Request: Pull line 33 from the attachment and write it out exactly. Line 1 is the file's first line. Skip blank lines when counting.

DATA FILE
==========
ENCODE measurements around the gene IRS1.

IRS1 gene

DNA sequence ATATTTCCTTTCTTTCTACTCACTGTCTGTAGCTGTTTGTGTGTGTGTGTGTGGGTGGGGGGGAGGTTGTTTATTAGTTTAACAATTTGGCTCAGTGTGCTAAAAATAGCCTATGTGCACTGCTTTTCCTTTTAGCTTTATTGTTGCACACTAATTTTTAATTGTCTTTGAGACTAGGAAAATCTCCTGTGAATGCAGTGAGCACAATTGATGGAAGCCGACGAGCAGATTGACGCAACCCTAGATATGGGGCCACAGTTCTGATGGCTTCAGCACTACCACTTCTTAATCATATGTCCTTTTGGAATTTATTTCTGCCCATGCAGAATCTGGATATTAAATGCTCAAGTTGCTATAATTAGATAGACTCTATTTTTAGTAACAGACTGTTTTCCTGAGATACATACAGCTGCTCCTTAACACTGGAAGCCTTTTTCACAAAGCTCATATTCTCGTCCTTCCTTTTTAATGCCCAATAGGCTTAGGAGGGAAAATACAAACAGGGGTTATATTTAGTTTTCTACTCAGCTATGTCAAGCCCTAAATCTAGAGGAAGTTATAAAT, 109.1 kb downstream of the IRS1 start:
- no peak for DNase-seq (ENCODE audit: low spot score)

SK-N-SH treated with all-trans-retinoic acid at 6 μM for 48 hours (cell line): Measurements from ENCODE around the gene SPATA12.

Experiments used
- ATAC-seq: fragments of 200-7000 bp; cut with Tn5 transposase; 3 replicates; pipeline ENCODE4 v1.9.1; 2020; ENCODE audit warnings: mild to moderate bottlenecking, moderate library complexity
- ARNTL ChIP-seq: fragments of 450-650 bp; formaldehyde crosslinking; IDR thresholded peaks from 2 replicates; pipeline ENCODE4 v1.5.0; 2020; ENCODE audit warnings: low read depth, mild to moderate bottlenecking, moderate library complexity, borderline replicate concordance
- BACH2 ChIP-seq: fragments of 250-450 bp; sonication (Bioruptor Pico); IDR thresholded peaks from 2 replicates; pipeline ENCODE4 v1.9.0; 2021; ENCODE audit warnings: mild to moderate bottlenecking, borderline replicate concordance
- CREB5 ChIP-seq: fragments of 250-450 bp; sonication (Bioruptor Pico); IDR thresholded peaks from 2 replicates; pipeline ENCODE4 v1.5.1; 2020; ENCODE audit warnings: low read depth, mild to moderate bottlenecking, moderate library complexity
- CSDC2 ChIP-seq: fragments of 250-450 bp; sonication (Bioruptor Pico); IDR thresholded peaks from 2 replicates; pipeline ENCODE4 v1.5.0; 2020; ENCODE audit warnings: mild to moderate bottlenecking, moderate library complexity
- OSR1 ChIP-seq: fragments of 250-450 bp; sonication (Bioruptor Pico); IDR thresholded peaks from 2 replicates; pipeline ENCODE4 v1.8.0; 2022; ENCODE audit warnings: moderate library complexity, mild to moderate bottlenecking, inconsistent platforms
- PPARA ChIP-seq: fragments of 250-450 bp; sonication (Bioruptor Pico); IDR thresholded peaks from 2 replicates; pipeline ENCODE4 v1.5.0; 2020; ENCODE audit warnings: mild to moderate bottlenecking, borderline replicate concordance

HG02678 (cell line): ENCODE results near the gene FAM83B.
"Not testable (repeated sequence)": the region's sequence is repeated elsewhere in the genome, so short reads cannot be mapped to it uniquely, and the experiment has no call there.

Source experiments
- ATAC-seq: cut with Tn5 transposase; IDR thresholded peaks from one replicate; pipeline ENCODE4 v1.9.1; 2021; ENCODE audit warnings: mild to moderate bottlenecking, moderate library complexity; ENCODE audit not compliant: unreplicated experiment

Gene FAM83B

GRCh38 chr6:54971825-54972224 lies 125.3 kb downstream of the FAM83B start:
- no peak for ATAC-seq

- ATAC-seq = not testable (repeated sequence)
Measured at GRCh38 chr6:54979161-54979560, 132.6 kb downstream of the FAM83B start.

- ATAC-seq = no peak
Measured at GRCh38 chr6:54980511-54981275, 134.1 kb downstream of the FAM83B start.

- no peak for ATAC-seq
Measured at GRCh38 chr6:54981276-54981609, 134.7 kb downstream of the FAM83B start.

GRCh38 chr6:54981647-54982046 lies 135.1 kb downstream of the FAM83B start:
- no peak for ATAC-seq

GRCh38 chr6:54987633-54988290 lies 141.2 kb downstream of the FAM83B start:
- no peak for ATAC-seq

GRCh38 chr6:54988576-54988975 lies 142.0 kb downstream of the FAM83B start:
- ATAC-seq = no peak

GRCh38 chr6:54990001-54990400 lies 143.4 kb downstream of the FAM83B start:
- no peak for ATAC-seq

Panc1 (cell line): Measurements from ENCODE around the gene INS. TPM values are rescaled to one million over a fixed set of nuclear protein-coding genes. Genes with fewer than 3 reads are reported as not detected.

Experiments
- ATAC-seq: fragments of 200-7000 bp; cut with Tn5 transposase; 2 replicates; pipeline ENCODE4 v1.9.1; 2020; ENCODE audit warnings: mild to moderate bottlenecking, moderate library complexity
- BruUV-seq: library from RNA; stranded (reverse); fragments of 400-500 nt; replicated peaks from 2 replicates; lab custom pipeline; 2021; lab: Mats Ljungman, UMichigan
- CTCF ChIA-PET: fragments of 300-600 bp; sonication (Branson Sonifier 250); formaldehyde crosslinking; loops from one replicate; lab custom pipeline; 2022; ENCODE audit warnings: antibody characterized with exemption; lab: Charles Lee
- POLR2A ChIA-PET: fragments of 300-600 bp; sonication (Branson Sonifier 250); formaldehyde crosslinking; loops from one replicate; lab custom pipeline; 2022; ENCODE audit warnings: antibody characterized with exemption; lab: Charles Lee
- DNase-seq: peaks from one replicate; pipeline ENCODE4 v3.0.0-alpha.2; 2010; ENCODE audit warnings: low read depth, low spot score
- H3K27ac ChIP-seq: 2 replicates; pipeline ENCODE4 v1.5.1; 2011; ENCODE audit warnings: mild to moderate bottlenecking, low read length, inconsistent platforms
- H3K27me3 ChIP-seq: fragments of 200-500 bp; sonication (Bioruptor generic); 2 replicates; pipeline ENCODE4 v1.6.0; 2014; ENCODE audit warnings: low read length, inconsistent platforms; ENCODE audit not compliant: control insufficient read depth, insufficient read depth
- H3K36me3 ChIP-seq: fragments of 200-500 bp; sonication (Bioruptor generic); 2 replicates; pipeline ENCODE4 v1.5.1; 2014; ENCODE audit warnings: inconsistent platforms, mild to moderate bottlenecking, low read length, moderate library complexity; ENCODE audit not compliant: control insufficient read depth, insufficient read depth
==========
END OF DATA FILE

GRCh38 chr6:54990001-54990400 lies 143.4 kb downstream of the FAM83B start: